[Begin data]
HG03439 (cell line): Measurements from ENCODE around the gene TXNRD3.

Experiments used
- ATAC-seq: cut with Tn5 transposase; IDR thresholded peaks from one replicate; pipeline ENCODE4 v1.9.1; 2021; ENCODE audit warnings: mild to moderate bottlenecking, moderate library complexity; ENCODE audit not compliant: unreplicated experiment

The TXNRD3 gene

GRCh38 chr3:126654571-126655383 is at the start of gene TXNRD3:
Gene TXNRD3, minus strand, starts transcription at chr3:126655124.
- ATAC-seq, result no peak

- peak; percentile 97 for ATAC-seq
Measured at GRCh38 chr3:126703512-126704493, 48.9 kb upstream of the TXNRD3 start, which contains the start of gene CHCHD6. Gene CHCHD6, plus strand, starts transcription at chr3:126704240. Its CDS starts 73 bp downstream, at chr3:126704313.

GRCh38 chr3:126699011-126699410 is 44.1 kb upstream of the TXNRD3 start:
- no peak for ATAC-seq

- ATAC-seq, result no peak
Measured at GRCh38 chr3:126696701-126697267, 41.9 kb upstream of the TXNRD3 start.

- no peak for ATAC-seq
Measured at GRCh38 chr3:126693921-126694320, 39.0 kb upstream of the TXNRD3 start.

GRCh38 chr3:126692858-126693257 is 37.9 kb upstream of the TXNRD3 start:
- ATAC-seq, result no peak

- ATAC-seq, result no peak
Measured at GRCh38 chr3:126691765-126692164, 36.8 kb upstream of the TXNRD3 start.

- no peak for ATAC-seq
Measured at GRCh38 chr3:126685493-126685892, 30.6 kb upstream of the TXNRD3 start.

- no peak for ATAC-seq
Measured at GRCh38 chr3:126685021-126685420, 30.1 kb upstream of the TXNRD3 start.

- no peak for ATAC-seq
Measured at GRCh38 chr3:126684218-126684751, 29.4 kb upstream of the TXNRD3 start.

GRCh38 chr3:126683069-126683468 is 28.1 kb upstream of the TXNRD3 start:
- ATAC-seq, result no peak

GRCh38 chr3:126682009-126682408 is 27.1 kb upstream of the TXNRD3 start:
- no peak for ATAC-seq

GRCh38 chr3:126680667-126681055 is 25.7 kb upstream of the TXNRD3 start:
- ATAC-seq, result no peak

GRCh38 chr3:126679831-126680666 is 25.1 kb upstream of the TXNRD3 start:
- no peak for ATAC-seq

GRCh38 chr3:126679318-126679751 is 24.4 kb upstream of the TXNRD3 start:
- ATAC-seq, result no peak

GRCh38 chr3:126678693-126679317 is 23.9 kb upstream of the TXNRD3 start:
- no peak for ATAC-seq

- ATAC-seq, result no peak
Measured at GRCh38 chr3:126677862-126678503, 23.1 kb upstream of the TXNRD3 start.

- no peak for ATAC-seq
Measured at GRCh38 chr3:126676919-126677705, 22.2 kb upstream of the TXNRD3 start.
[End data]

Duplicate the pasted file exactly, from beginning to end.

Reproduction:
HG03439 (cell line): Measurements from ENCODE around the gene TXNRD3.

Experiments used
- ATAC-seq: cut with Tn5 transposase; IDR thresholded peaks from one replicate; pipeline ENCODE4 v1.9.1; 2021; ENCODE audit warnings: mild to moderate bottlenecking, moderate library complexity; ENCODE audit not compliant: unreplicated experiment

The TXNRD3 gene

GRCh38 chr3:126654571-126655383 is at the start of gene TXNRD3:
Gene TXNRD3, minus strand, starts transcription at chr3:126655124.
- ATAC-seq, result no peak

- peak; percentile 97 for ATAC-seq
Measured at GRCh38 chr3:126703512-126704493, 48.9 kb upstream of the TXNRD3 start, which contains the start of gene CHCHD6. Gene CHCHD6, plus strand, starts transcription at chr3:126704240. Its CDS starts 73 bp downstream, at chr3:126704313.

GRCh38 chr3:126699011-126699410 is 44.1 kb upstream of the TXNRD3 start:
- no peak for ATAC-seq

- ATAC-seq, result no peak
Measured at GRCh38 chr3:126696701-126697267, 41.9 kb upstream of the TXNRD3 start.

- no peak for ATAC-seq
Measured at GRCh38 chr3:126693921-126694320, 39.0 kb upstream of the TXNRD3 start.

GRCh38 chr3:126692858-126693257 is 37.9 kb upstream of the TXNRD3 start:
- ATAC-seq, result no peak

- ATAC-seq, result no peak
Measured at GRCh38 chr3:126691765-126692164, 36.8 kb upstream of the TXNRD3 start.

- no peak for ATAC-seq
Measured at GRCh38 chr3:126685493-126685892, 30.6 kb upstream of the TXNRD3 start.

- no peak for ATAC-seq
Measured at GRCh38 chr3:126685021-126685420, 30.1 kb upstream of the TXNRD3 start.

- no peak for ATAC-seq
Measured at GRCh38 chr3:126684218-126684751, 29.4 kb upstream of the TXNRD3 start.

GRCh38 chr3:126683069-126683468 is 28.1 kb upstream of the TXNRD3 start:
- ATAC-seq, result no peak

GRCh38 chr3:126682009-126682408 is 27.1 kb upstream of the TXNRD3 start:
- no peak for ATAC-seq

GRCh38 chr3:126680667-126681055 is 25.7 kb upstream of the TXNRD3 start:
- ATAC-seq, result no peak

GRCh38 chr3:126679831-126680666 is 25.1 kb upstream of the TXNRD3 start:
- no peak for ATAC-seq

GRCh38 chr3:126679318-126679751 is 24.4 kb upstream of the TXNRD3 start:
- ATAC-seq, result no peak

GRCh38 chr3:126678693-126679317 is 23.9 kb upstream of the TXNRD3 start:
- no peak for ATAC-seq

- ATAC-seq, result no peak
Measured at GRCh38 chr3:126677862-126678503, 23.1 kb upstream of the TXNRD3 start.

- no peak for ATAC-seq
Measured at GRCh38 chr3:126676919-126677705, 22.2 kb upstream of the TXNRD3 start.